Navigating a New Path: Transition Specialists give East Region Adult Education students their wings

Joyce Liou at Foothills Adult Center, part of East Region Adult Education, where she works as a senior transition service coordinator. Photo by Charlie Neuman

by Gail Allyn Short

Deciding on the next step toward a career can be anxiety-inducing. But transition specialists with the East Region Adult Education program based in El Cajon, Calif., are helping people follow their dreams.

Transition specialists assist adult education students who are moving on to community college or a university, or to apprenticeships, internships, career training or jobs.

Joyce Liou, senior transition services coordinator for ERAE, says many of the students she and her team counsels are refugees striving to build new lives in the United States.

“Some are just seeking career readiness skills so they can either switch employment or find more gainful employment,” Liou says.

Liou and her colleagues provide personal, one-on-one guidance to students who want to determine their career paths and identify the most affordable options for education or job training in in-demand fields. This might include learning to drive a truck, enrolling in a culinary arts or paralegal program, or earning an associate’s degree in nursing.

“Those transition periods are the most crucial because it either goes well and there’s a smooth transition and on-boarding with the organization they’re going into, or it’s rocky and filled with challenges and barriers,” she says.

Those barriers can include insufficient finances, food insecurity, inadequate housing or transportation, or a lack of childcare.

“For some of our students, once those challenges and barriers become too much to navigate, that’s when they say, ‘This isn’t for me. I’m going to try and find something else,’ and it sets them back financially, time-wise and in their level of motivation and confidence,” she says.

Transition specialists start by helping students to identify their career goals.

“Then we figure out OK, here are all the options available. We look at potential obstacles with each of these options. Then we say, ‘Let’s talk about the time it will take, the costs, and the balancing of other life responsibilities to make that a viable option,’” Liou says.

Once the student identifies the goal, whether it is education or a training program, the transition specialist will work with them to map out a plan and set milestones. Afterward, the transition specialist checks in periodically to make sure the student has all the support and resources needed to execute the plans and overcome obstacles.

“Come, sit down and let’s talk.”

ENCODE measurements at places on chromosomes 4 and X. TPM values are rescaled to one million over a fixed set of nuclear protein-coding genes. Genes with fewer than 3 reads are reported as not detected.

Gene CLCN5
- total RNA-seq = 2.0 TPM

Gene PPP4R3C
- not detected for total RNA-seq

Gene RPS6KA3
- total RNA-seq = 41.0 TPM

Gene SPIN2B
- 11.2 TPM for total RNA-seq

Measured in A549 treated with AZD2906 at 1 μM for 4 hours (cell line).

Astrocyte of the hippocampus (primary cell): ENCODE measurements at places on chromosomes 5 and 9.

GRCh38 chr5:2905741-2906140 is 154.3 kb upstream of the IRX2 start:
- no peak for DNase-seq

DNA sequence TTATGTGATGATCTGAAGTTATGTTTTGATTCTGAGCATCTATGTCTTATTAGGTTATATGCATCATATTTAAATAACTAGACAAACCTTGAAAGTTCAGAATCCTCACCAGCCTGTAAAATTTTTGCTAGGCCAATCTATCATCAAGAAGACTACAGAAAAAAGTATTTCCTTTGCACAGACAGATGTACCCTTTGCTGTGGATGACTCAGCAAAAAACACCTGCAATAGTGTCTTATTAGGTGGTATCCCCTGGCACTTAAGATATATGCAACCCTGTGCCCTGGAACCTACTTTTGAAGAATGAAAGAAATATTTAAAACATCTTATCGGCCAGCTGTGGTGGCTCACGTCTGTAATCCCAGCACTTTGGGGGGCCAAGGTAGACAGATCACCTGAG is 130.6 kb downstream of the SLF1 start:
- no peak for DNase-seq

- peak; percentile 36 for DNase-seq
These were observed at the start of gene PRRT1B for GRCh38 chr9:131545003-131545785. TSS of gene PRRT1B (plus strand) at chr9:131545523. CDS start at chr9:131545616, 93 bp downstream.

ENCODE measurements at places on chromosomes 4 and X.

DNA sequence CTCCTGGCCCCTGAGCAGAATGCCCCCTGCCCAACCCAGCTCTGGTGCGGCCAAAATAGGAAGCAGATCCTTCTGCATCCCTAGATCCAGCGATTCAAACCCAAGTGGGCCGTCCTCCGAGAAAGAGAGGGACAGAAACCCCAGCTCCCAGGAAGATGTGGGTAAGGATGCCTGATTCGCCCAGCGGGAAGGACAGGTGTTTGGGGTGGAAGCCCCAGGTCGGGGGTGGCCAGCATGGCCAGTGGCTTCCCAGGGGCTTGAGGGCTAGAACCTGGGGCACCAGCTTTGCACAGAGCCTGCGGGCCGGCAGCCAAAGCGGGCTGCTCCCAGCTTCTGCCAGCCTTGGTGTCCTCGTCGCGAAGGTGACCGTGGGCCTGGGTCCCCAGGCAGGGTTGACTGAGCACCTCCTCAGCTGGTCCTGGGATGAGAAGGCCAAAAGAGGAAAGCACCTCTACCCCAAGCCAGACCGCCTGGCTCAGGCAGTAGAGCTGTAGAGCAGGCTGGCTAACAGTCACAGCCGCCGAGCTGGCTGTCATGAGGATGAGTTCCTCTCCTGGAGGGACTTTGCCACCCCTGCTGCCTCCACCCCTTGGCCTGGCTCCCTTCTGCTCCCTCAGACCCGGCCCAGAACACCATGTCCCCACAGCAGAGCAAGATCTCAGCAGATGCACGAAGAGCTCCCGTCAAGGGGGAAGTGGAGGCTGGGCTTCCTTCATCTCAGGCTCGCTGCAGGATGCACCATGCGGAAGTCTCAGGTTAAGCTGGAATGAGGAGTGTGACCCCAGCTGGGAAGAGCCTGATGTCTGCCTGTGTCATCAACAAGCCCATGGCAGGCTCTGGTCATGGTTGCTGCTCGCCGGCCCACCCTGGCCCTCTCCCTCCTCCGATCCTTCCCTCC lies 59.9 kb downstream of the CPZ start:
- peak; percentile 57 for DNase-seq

Joyce Liou, senior transition services coordinator for ERAE

One common obstacle many students face is the lack of time—due to family or work obligations.

But transition specialists help students figure out which programs would best fit their lifestyles, she says.

“The training programs offered through the adult school are short-term. So, we can usually work out ways to balance the other life responsibilities they have for the four, eight, or 16 weeks they need to be in a training program,” Liou says.

On the higher education side, students today have more flexibility because colleges and universities now offer more online classes and content—so students can work around their own schedules, she says.

Another common hindrance students face is misinformation, such as who can qualify for college, Liou says. But transition specialists are able to help students sort out facts from fiction.

“They come in, not really knowing what options they have. They don’t know who to go to or who to talk to, so they’ll hear things in the community and latch onto potentially false information. Then they make all subsequent decisions based on misinformation,” she says.

Additionally, transition specialists assist students with managing fear and anxiety as they navigate through the education system.

“The first step is establishing a rapport and a working relationship with the student where they feel comfortable disclosing those emotional barriers. Once that happens, it’s easier for us to start planning and problem-solving so that we can support them,” Liou says.

And transition specialists are committed to guiding students for up to a year after they graduate or enter the workforce. Her advice to anyone interested in adult education?

“Come, sit down and let’s talk.”

For more information on East Region Adult Education, visit

About East Region Adult Education 12 Articles
East Region Adult Education is a consortium of schools that have been the No. 1 adult education providers in San Diego’s East County since 1946. At four main campuses and more than 100 sites, the consortium members offer classes and programs in English as a Second Language, medical and other technical careers, as well as Basic, Secondary and Lifelong Education.